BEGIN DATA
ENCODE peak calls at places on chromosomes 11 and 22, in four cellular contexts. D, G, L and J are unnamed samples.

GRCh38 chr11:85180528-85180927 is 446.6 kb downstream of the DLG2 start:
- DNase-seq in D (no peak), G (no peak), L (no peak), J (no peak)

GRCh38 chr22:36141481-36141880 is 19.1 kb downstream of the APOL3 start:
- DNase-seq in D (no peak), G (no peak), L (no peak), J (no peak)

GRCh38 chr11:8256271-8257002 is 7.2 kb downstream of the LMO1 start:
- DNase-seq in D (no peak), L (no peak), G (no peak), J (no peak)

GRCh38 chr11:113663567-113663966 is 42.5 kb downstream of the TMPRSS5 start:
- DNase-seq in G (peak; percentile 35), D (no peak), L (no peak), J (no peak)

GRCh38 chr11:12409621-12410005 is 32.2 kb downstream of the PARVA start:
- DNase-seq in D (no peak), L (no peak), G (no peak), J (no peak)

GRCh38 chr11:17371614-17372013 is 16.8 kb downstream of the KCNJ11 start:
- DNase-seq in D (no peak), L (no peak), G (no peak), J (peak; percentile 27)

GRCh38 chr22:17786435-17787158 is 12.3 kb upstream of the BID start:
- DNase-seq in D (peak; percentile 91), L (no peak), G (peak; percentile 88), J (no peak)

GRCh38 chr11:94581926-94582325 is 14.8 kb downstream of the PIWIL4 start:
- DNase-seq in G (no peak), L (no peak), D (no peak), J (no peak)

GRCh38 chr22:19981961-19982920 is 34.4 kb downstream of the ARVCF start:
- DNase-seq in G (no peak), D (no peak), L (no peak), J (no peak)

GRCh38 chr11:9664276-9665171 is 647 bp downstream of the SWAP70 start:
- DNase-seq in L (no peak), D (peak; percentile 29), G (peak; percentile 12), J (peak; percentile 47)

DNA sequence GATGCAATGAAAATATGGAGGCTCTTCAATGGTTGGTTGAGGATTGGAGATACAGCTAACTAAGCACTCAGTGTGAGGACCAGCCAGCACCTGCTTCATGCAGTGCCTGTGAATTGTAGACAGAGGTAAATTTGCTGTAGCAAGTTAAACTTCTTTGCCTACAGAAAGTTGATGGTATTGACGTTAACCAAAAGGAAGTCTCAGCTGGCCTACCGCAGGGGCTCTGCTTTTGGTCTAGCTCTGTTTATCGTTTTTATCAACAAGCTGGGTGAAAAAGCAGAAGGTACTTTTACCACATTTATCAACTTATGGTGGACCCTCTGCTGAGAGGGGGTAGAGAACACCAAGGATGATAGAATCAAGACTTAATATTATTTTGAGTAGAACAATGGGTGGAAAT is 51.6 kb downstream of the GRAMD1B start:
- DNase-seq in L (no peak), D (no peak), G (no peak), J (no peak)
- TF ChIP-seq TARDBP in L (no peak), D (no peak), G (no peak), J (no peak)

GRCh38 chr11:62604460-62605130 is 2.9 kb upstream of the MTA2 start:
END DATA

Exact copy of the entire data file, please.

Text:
ENCODE peak calls at places on chromosomes 11 and 22, in four cellular contexts. D, G, L and J are unnamed samples.

GRCh38 chr11:85180528-85180927 is 446.6 kb downstream of the DLG2 start:
- DNase-seq in D (no peak), G (no peak), L (no peak), J (no peak)

GRCh38 chr22:36141481-36141880 is 19.1 kb downstream of the APOL3 start:
- DNase-seq in D (no peak), G (no peak), L (no peak), J (no peak)

GRCh38 chr11:8256271-8257002 is 7.2 kb downstream of the LMO1 start:
- DNase-seq in D (no peak), L (no peak), G (no peak), J (no peak)

GRCh38 chr11:113663567-113663966 is 42.5 kb downstream of the TMPRSS5 start:
- DNase-seq in G (peak; percentile 35), D (no peak), L (no peak), J (no peak)

GRCh38 chr11:12409621-12410005 is 32.2 kb downstream of the PARVA start:
- DNase-seq in D (no peak), L (no peak), G (no peak), J (no peak)

GRCh38 chr11:17371614-17372013 is 16.8 kb downstream of the KCNJ11 start:
- DNase-seq in D (no peak), L (no peak), G (no peak), J (peak; percentile 27)

GRCh38 chr22:17786435-17787158 is 12.3 kb upstream of the BID start:
- DNase-seq in D (peak; percentile 91), L (no peak), G (peak; percentile 88), J (no peak)

GRCh38 chr11:94581926-94582325 is 14.8 kb downstream of the PIWIL4 start:
- DNase-seq in G (no peak), L (no peak), D (no peak), J (no peak)

GRCh38 chr22:19981961-19982920 is 34.4 kb downstream of the ARVCF start:
- DNase-seq in G (no peak), D (no peak), L (no peak), J (no peak)

GRCh38 chr11:9664276-9665171 is 647 bp downstream of the SWAP70 start:
- DNase-seq in L (no peak), D (peak; percentile 29), G (peak; percentile 12), J (peak; percentile 47)

DNA sequence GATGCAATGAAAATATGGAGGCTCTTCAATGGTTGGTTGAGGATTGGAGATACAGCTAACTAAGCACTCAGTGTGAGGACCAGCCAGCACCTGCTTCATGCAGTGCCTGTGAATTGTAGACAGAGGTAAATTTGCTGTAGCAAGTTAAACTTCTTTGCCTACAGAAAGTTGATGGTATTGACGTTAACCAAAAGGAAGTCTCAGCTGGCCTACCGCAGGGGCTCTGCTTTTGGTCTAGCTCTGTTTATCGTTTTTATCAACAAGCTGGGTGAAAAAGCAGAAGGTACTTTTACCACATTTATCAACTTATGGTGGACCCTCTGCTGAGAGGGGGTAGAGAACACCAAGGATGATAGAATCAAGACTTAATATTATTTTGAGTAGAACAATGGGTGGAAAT is 51.6 kb downstream of the GRAMD1B start:
- DNase-seq in L (no peak), D (no peak), G (no peak), J (no peak)
- TF ChIP-seq TARDBP in L (no peak), D (no peak), G (no peak), J (no peak)

GRCh38 chr11:62604460-62605130 is 2.9 kb upstream of the MTA2 start: